Using Black and Brown people to scare white people is a tactic that goes back to the arrival of the first enslaved people to the U.S. in 1619. The tactic has taken different forms since then, but in its current iteration, people (typically Republicans, but not all Democrats are guilt-free on this) focus on the one-off instances of undocumented people committing acts of violence or taking “American jobs.” By emphasizing the “danger” of undocumented people in the U.S., Republicans can stir up their base and make it politically unpopular for Democrats to work towards humane immigration reform.

“So, how would you fix it?”

There are the quick answers (even though none of them are simple):

“Increase access to representation or develop a system that doesn’t actually need lawyers by simplifying forms.”

“Develop more humane policies for people fleeing from violence.”

“Hire more immigration judges.”

“Go back in time and undo the harm the U.S. did in Central and South America which has led to the increased need for asylum-seeking in the region.”

“Abolish ICE and immigration detention.”

But a lot of those are problems that require Congressional action, so the better question seems to be:

What can we do to combat Republican fearmongering and make this an issue that Democrats are willing to fight for?

Answering this question requires reflecting on how the media portrays immigration issues today and what it would take for people with a vision for a humane immigration system to take control of that narrative. People not directly impacted by the immigration system seem to only pay attention when there is an extreme tragedy on the border, an undocumented person commits a crime, or when a politician is using human lives as a political tool. When the coverage is focused on the tragedies at the border, we have a short attention span and move on to the next crisis instead of deeply reflecting on the human cost.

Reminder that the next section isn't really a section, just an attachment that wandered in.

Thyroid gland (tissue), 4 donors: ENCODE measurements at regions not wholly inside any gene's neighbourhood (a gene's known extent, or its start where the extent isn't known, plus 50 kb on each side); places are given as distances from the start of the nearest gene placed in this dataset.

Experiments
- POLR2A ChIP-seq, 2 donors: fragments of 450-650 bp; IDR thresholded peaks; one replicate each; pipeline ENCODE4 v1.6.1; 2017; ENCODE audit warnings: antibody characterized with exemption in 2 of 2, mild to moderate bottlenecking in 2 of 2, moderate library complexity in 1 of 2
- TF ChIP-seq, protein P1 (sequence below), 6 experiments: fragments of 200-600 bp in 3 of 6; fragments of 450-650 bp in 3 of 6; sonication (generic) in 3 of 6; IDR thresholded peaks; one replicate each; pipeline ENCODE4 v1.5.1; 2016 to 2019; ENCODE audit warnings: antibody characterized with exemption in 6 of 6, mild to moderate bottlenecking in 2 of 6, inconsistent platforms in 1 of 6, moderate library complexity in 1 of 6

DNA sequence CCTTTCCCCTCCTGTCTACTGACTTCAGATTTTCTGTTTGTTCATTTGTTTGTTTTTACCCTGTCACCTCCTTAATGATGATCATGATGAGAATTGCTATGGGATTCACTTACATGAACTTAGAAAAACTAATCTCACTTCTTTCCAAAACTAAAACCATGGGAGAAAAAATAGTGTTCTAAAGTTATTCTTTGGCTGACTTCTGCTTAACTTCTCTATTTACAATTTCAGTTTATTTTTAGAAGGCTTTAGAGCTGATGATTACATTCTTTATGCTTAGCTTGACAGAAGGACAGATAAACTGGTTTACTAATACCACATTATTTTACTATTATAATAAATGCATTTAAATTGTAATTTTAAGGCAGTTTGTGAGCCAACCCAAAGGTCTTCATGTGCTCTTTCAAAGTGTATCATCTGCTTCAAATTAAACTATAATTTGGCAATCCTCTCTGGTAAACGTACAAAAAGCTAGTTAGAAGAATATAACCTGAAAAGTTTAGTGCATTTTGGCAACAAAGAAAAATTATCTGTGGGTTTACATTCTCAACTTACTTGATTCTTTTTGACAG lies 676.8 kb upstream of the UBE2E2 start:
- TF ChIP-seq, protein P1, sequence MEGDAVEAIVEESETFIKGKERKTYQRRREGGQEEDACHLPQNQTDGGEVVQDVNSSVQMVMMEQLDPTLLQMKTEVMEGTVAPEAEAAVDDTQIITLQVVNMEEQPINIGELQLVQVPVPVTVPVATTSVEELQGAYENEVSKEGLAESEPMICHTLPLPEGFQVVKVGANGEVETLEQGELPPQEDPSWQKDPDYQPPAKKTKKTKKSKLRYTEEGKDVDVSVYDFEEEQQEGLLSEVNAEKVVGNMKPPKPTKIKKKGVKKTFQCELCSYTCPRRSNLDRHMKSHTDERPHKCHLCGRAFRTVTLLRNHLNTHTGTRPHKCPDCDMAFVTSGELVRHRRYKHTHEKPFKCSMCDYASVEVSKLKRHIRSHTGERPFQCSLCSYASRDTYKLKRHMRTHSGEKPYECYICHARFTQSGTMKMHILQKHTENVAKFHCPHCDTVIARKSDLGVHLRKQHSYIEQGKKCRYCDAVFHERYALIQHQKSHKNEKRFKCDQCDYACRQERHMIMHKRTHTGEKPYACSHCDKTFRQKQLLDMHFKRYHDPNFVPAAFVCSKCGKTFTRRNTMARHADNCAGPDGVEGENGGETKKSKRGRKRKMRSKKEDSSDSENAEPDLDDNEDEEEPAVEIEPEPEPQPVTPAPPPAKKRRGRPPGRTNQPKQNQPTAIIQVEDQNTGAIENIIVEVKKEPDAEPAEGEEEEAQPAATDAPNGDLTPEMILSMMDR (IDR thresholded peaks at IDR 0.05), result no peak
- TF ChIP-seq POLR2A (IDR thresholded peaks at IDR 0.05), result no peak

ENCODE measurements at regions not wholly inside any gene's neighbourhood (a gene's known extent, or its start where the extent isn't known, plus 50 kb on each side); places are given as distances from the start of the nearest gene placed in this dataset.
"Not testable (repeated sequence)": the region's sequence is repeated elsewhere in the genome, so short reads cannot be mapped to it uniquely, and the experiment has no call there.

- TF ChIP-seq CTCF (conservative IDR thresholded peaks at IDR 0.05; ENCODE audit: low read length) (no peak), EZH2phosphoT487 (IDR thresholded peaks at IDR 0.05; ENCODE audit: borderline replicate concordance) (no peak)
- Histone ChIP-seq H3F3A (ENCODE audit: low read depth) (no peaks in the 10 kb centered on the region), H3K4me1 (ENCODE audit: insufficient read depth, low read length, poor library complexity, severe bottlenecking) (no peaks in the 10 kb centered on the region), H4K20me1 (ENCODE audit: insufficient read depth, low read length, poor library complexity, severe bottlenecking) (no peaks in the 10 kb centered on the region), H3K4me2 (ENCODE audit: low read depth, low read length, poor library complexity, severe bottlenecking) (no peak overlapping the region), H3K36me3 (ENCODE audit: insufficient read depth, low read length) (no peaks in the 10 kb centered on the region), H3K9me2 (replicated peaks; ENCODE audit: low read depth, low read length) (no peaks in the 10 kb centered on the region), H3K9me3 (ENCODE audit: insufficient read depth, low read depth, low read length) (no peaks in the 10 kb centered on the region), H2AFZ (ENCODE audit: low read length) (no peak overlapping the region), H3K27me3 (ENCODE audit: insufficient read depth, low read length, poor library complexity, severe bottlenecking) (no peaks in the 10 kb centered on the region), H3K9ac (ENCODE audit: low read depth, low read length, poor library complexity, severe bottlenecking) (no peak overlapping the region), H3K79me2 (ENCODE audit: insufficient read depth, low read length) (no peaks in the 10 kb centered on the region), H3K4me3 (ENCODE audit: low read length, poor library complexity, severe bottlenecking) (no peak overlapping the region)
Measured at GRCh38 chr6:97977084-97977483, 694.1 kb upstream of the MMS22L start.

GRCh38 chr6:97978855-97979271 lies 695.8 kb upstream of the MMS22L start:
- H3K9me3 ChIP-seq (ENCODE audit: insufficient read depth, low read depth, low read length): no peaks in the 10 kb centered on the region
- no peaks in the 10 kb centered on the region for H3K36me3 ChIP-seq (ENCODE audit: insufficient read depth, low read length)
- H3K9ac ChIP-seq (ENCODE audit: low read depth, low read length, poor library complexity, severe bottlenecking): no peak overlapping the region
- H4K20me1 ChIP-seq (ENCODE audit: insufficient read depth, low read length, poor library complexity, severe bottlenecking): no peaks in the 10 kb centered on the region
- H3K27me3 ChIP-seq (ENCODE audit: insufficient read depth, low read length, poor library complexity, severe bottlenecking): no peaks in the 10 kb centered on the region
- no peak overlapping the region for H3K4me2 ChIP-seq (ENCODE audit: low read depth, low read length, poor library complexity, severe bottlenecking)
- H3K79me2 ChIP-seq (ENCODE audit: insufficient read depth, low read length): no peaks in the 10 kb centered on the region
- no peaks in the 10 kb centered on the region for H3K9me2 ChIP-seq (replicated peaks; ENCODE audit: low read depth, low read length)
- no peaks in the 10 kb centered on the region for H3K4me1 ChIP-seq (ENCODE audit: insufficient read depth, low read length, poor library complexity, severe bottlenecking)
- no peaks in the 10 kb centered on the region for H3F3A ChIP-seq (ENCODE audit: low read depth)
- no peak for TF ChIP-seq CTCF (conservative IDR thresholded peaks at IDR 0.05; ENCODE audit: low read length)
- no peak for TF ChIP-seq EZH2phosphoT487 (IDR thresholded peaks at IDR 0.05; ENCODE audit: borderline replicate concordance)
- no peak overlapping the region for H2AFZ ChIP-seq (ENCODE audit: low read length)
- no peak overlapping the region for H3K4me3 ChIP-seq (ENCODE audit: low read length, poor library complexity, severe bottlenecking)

Immigration attorneys and organizers should use their voices to push immigration stories to the front headlines that show that the fearmongering is false. They should talk openly and often about the human tragedy that the system creates. But they should also talk about immigrant success and joy. They should talk about the value, both culturally and economically, that immigrants bring to society in concrete terms.

While this is not a fix to the system or an in-depth proposal about immigration reform, reclaiming the narrative of immigration will lay the groundwork for meaningful reform in the future.

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Hi Ilana! I found reading your essay thought-provoking both on an immigration front, and as it relates to my own career as I search for what my why is. As someone whose grandmother immigrated into the country, and told me stories about what her life was like for her when she first arrived, I commend the commitment to such important work. Also, acknowledging different possibilities as to what your career may look like is something I'm trying to work on myself, and seeing someone acknowledge their own may take many different forms is reaffirming. Also, I appreciate your perspective on what has to happen once many wrongs are eliminated from the immigration system. Picking out problems is important in and of itself, but discussing what to do after them is critical, and I enjoyed reading your thoughts.


Webs Webs

r8 - 25 May 2023 - 20:19:45 - IlanaDutton